Josh Lanyon Main Title

A Vintage Affair

An excerpt from the novel by Josh Lanyon

The house was one of those old antebellum mansions -- though more reminiscent of Hush, Hush Sweet Charlotte than Gone with the Wind. Four fluted, peeling columns and short white railings lined the once elegant facade. Faded green shutters framed the windows. There was a large moss-covered fountain in the front courtyard and an iron gazebo that looked like an inhospitable birdcage. The house was named Ballineen. They named houses here in the South. Then again, they also married their first cousins, so that was hardly a recommendation.

Austin caught his expression in the rearview mirror of his BMW 507.

“It can’t be that bad,” he muttered, and slid out of the roadster, slamming the door briskly behind him.

It needed to not be that bad. He couldn’t afford any problems with this cellar appraisal. Not with Whitney Martyn already hunting for a reason to get rid of him and replace him with Whitney’s fiancée, Master Sommelier Theresa Bloch. Losing his position as auction director for one of the oldest wine shops in North America was a thought too painful to contemplate. Austin had worked too hard to get where he was. His family already thought his career was frivolous; being an unemployed master of wine would make him a bigger joke than he already was.

He turned at the rattling scrape of metal on stone. A young black man was raking dead leaves and twigs from a narrow walkway. He wore black jeans, a red leather jacket, and a purple do-rag. As he raked, he sang tunelessly along with an iPod.

Austin slung his laptop case over his shoulder and headed for the house. As he strolled past the fountain it spat up a trickle of gray water. The whole place had an odd earthy scent -- like an herb garden gone to rot. The petals of cherry blossoms littered the courtyard and steps to the front veranda like dirty pink confetti after the parade has passed. Spring in Georgia was supposed to be very pretty, but this was March, the wettest month. The skies were slate and an eerie light seemed to bounce off the dark stone urns with their dead vines.

As Austin reached the covered front porch, the door swung open and a young woman dressed like the last of the Southern belles in a yellow satin ball gown leaned seductively against the frame and smiled at him.

“Why, hello,” she drawled. She was probably in her early twenties, a bit younger than Austin, petite and very pretty with dark curls and dark eyes. “Y’all must be Mr. Gillespie?”

“That’s right.” Austin automatically shook the unexpectedly square, blunt fingered hand she offered.

“I’m Carson Cashel. The daughter of the house. Did you have any trouble finding us?”

“Uh, no.” With five stepmothers and four stepsisters, Austin liked to think there wasn’t much a woman could do to surprise him, but he couldn’t help staring. Carson Cashel was wearing a hoop skirt, for crying out loud. “No, no trouble.”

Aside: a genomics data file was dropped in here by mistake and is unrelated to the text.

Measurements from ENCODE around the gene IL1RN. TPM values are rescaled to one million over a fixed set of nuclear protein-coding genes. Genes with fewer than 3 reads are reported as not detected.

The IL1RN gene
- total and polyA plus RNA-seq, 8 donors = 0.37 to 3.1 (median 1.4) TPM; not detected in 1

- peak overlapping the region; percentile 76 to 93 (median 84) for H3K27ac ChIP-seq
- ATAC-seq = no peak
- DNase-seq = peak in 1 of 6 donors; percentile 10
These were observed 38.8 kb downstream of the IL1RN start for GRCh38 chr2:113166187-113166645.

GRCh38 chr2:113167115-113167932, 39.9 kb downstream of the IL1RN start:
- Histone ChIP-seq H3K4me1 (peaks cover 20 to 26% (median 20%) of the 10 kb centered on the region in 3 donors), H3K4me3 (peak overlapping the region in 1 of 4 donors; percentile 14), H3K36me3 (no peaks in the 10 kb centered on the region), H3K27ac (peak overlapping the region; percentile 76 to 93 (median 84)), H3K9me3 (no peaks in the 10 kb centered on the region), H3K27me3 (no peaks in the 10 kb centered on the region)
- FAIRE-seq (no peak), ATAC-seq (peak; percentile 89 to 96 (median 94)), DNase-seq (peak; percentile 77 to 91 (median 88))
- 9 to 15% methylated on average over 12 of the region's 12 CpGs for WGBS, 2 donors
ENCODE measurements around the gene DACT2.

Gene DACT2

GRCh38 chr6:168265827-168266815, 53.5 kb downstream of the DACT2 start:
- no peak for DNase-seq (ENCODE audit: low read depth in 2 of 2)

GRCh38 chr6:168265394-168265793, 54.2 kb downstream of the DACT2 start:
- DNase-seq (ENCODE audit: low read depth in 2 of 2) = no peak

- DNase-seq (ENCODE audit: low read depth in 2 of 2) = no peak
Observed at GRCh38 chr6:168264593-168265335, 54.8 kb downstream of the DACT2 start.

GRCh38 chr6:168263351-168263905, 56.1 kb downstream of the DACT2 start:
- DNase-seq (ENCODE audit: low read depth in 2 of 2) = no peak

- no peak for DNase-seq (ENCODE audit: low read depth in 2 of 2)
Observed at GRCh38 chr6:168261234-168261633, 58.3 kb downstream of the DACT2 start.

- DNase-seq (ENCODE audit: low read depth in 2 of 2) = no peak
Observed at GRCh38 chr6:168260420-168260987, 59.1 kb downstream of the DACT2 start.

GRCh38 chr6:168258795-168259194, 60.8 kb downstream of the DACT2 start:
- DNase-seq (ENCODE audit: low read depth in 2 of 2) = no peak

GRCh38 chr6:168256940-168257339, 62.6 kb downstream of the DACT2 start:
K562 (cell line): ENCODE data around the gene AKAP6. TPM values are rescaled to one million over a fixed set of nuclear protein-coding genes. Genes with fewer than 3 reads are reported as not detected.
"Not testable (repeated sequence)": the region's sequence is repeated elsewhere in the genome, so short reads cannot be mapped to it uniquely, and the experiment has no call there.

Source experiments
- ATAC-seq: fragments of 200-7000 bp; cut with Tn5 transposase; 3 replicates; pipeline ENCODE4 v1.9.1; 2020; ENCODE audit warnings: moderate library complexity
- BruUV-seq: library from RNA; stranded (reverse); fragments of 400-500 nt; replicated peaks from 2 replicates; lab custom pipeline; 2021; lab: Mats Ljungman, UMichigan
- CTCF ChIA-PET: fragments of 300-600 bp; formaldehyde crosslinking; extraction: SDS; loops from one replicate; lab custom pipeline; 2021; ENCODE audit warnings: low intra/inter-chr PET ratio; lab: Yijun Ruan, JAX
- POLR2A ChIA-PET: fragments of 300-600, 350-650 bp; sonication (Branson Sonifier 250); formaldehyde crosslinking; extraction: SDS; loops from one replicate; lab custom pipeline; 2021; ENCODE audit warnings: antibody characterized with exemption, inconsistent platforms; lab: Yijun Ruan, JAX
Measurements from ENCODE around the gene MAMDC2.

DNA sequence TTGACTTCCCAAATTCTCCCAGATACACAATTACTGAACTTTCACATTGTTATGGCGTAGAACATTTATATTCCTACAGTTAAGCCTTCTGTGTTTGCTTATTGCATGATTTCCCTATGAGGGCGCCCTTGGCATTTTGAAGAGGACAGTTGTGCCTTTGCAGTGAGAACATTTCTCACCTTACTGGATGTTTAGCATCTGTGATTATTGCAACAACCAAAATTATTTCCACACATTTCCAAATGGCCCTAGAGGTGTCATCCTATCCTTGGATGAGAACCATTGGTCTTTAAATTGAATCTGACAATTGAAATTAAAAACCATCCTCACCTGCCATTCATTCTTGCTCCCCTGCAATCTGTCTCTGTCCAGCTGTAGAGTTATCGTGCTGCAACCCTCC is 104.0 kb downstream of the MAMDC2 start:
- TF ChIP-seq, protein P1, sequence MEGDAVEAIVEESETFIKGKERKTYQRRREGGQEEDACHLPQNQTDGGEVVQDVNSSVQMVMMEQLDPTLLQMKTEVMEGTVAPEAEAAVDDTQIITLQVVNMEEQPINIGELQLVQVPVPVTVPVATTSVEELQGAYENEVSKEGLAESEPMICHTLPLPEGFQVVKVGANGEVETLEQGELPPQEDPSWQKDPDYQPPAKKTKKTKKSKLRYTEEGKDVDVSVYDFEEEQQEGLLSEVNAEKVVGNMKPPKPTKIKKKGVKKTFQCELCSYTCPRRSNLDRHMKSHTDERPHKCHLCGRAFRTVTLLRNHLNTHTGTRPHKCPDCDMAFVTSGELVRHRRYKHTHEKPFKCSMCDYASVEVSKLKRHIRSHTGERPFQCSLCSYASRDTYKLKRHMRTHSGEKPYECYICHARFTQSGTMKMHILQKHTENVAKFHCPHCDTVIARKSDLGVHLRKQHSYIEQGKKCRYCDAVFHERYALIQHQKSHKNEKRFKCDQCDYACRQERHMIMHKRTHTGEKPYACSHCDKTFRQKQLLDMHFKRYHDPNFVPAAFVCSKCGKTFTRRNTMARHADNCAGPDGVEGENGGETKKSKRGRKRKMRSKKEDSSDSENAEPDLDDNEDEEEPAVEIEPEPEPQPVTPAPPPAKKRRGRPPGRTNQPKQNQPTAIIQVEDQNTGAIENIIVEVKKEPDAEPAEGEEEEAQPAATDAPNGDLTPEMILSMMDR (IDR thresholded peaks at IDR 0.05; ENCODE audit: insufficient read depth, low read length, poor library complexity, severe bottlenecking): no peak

Just make a hard right after the end of the civilized world.

She smirked at him. “What do you think of my dress, Mr. Gillespie?”

Blushing, Austin tore his gaze from her bodice. Not that he was scoping her out -- hardly -- but her creamy, pert breasts were all but popping from that nest of lace and ribbon like a pair of doves about to take flight.

“It’s very pretty.”

“It is, isn’t it? I thought you’d look different. Older. Like one of those wine snobs.”

Austin smiled lamely because what was he supposed to say to that? He was, probably by definition, a wine snob. Snobbery was part of the master of wine job description. He was paid to be a snob. An articulate, witty snob with a trained palate and a sensitive nose.

Carson burst into a peal of laughter. “I guess y’all are wondering why I’m dressed like it’s Halloween?”

“Well, I... ”

“I’m modeling my costume. For the annual Madison Masquerade Ball on Saturday.” She turned away, throwing him a sassy look over her bare shoulder. “Well, come on! You’ll want to see the cellar straight away I guess?”

He wiped his feet on a grungy-looking mat and stepped over the threshold. “Thanks. I think I’m supposed to meet with Mr. Roark Cashel?”

“Oh, Daddy is…indisposed just now. He’ll see y’all later.” The bottom of Carson’s gown swept along the parquet floor as she bustled along leading the way. Austin had a glimpse of her bare feet as the hoop skirt billowed lightly from side to side.

The house had clearly seen better days. The carpet was a patched and faded blue laurel wreath pattern; the wallpaper was coming loose in places and had discolored through time and trouble to an uneasy butterscotch hue. There was a lot of furniture, some of it good, a lot of it rubbish. The rooms smelled of rain and disinfectant and…burnt bacon. It was at times like these that having a highly trained nose was a liability.

As they passed open double doors leading onto a room that appeared to be some kind of back parlor a woman’s thin voice called out, “Carson honey, is that him?”

“Yes, ma’am!” Carson called back. She paused a few feet down the hall and whirled to face Austin. The full skirt of her gown nearly knocked over a small table. A red vase that looked a lot like Ming rocked wildly. Not that Austin was really an expert, but Rebecca, Stepmother #3, collected Ming ceramics.

“That’s Auntie Eudie,” Carson whispered. “You don’t want to talk to her right now.”

“Okay,” Austin said. It was true enough.

“Not unless you want to spend all afternoon confabulating your family tree.”

“My family tree?” Proof of Austin’s own prejudices, he thought she must be implying something social or even racial. He had inherited his mother’s wide, rather exotic hazel eyes and her honey-colored complexion -- courtesy of Eurasian ancestry -- but in most respects he was as WASPish as a man could get and still make his living buying, writing, and consulting on wine. He was certainly as WASPish as one would expect of any of Harrison Gillespie’s offspring.

“Genealogy. Six degrees of reparation Cormac calls it.”

“Cormac?” He was starting to lose track. How many people lived in this mausoleum?

“My little brother.” Carson whirled away again and narrowly avoided crashing into the man who had appeared soundlessly behind her.

“Why Jeff, you startled me!” Carson’s Georgia drawl, suddenly seemed to go still slower and stickier. Austin could practically see the peach juice dripping from every vowel. “I thought you were still in bed.”

Jeff certainly looked like he had just crawled out of bed. He was wearing a snug pair of faded jeans low on his tanned hips and nothing else. His blond hair was appealingly tousled. His light eyes met Austin’s over Carson’s curly head. He winked.

“Why honey chile, what would be the point without you?”